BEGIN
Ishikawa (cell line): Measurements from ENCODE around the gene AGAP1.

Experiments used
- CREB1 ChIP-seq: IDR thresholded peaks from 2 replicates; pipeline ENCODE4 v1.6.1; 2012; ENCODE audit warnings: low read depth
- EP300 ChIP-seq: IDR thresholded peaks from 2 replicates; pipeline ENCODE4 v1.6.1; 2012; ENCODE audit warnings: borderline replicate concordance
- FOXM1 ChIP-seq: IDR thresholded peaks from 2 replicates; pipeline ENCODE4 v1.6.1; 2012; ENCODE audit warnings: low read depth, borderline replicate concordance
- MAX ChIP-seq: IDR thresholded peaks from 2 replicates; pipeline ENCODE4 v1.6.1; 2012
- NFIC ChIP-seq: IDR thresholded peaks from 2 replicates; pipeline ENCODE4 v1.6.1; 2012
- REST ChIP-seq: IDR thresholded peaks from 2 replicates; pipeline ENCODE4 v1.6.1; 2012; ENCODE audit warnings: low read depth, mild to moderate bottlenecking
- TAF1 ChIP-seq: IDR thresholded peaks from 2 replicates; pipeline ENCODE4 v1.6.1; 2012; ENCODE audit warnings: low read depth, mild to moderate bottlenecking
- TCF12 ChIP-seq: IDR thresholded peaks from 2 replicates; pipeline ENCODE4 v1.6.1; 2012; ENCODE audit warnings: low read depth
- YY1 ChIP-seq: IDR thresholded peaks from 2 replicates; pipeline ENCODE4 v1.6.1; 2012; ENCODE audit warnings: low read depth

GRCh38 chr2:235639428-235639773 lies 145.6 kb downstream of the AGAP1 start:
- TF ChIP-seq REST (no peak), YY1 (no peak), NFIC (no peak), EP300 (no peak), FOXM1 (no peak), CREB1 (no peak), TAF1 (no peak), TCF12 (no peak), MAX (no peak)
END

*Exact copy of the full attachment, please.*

Ishikawa (cell line): Measurements from ENCODE around the gene AGAP1.

Experiments used
- CREB1 ChIP-seq: IDR thresholded peaks from 2 replicates; pipeline ENCODE4 v1.6.1; 2012; ENCODE audit warnings: low read depth
- EP300 ChIP-seq: IDR thresholded peaks from 2 replicates; pipeline ENCODE4 v1.6.1; 2012; ENCODE audit warnings: borderline replicate concordance
- FOXM1 ChIP-seq: IDR thresholded peaks from 2 replicates; pipeline ENCODE4 v1.6.1; 2012; ENCODE audit warnings: low read depth, borderline replicate concordance
- MAX ChIP-seq: IDR thresholded peaks from 2 replicates; pipeline ENCODE4 v1.6.1; 2012
- NFIC ChIP-seq: IDR thresholded peaks from 2 replicates; pipeline ENCODE4 v1.6.1; 2012
- REST ChIP-seq: IDR thresholded peaks from 2 replicates; pipeline ENCODE4 v1.6.1; 2012; ENCODE audit warnings: low read depth, mild to moderate bottlenecking
- TAF1 ChIP-seq: IDR thresholded peaks from 2 replicates; pipeline ENCODE4 v1.6.1; 2012; ENCODE audit warnings: low read depth, mild to moderate bottlenecking
- TCF12 ChIP-seq: IDR thresholded peaks from 2 replicates; pipeline ENCODE4 v1.6.1; 2012; ENCODE audit warnings: low read depth
- YY1 ChIP-seq: IDR thresholded peaks from 2 replicates; pipeline ENCODE4 v1.6.1; 2012; ENCODE audit warnings: low read depth

GRCh38 chr2:235639428-235639773 lies 145.6 kb downstream of the AGAP1 start:
- TF ChIP-seq REST (no peak), YY1 (no peak), NFIC (no peak), EP300 (no peak), FOXM1 (no peak), CREB1 (no peak), TAF1 (no peak), TCF12 (no peak), MAX (no peak)